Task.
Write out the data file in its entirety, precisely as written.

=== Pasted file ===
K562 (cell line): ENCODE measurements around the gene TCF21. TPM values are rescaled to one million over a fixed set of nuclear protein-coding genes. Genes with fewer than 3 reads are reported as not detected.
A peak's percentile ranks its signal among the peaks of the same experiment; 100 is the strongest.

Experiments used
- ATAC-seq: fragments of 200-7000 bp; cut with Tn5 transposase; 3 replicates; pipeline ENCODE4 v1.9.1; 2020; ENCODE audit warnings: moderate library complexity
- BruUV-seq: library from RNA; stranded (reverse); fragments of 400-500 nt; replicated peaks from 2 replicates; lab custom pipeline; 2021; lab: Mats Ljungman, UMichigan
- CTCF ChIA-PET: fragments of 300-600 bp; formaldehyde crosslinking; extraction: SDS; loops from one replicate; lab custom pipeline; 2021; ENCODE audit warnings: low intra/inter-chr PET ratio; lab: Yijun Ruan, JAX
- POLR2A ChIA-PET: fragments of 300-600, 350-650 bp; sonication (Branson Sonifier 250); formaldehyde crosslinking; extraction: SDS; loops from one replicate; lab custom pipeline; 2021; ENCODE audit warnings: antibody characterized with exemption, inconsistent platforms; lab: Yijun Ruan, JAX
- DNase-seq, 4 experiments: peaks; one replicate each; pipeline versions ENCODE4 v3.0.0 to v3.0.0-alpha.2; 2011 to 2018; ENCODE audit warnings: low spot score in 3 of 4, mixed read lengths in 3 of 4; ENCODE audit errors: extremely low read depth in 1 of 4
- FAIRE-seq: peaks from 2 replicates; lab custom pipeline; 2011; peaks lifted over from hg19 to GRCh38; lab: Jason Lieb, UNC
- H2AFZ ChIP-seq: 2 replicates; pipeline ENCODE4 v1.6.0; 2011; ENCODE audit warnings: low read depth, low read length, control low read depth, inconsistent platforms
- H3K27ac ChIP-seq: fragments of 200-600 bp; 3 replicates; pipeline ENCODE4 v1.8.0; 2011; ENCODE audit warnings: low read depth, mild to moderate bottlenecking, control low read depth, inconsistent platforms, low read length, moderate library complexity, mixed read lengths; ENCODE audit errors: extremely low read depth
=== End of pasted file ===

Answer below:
K562 (cell line): ENCODE measurements around the gene TCF21. TPM values are rescaled to one million over a fixed set of nuclear protein-coding genes. Genes with fewer than 3 reads are reported as not detected.
A peak's percentile ranks its signal among the peaks of the same experiment; 100 is the strongest.

Experiments used
- ATAC-seq: fragments of 200-7000 bp; cut with Tn5 transposase; 3 replicates; pipeline ENCODE4 v1.9.1; 2020; ENCODE audit warnings: moderate library complexity
- BruUV-seq: library from RNA; stranded (reverse); fragments of 400-500 nt; replicated peaks from 2 replicates; lab custom pipeline; 2021; lab: Mats Ljungman, UMichigan
- CTCF ChIA-PET: fragments of 300-600 bp; formaldehyde crosslinking; extraction: SDS; loops from one replicate; lab custom pipeline; 2021; ENCODE audit warnings: low intra/inter-chr PET ratio; lab: Yijun Ruan, JAX
- POLR2A ChIA-PET: fragments of 300-600, 350-650 bp; sonication (Branson Sonifier 250); formaldehyde crosslinking; extraction: SDS; loops from one replicate; lab custom pipeline; 2021; ENCODE audit warnings: antibody characterized with exemption, inconsistent platforms; lab: Yijun Ruan, JAX
- DNase-seq, 4 experiments: peaks; one replicate each; pipeline versions ENCODE4 v3.0.0 to v3.0.0-alpha.2; 2011 to 2018; ENCODE audit warnings: low spot score in 3 of 4, mixed read lengths in 3 of 4; ENCODE audit errors: extremely low read depth in 1 of 4
- FAIRE-seq: peaks from 2 replicates; lab custom pipeline; 2011; peaks lifted over from hg19 to GRCh38; lab: Jason Lieb, UNC
- H2AFZ ChIP-seq: 2 replicates; pipeline ENCODE4 v1.6.0; 2011; ENCODE audit warnings: low read depth, low read length, control low read depth, inconsistent platforms
- H3K27ac ChIP-seq: fragments of 200-600 bp; 3 replicates; pipeline ENCODE4 v1.8.0; 2011; ENCODE audit warnings: low read depth, mild to moderate bottlenecking, control low read depth, inconsistent platforms, low read length, moderate library complexity, mixed read lengths; ENCODE audit errors: extremely low read depth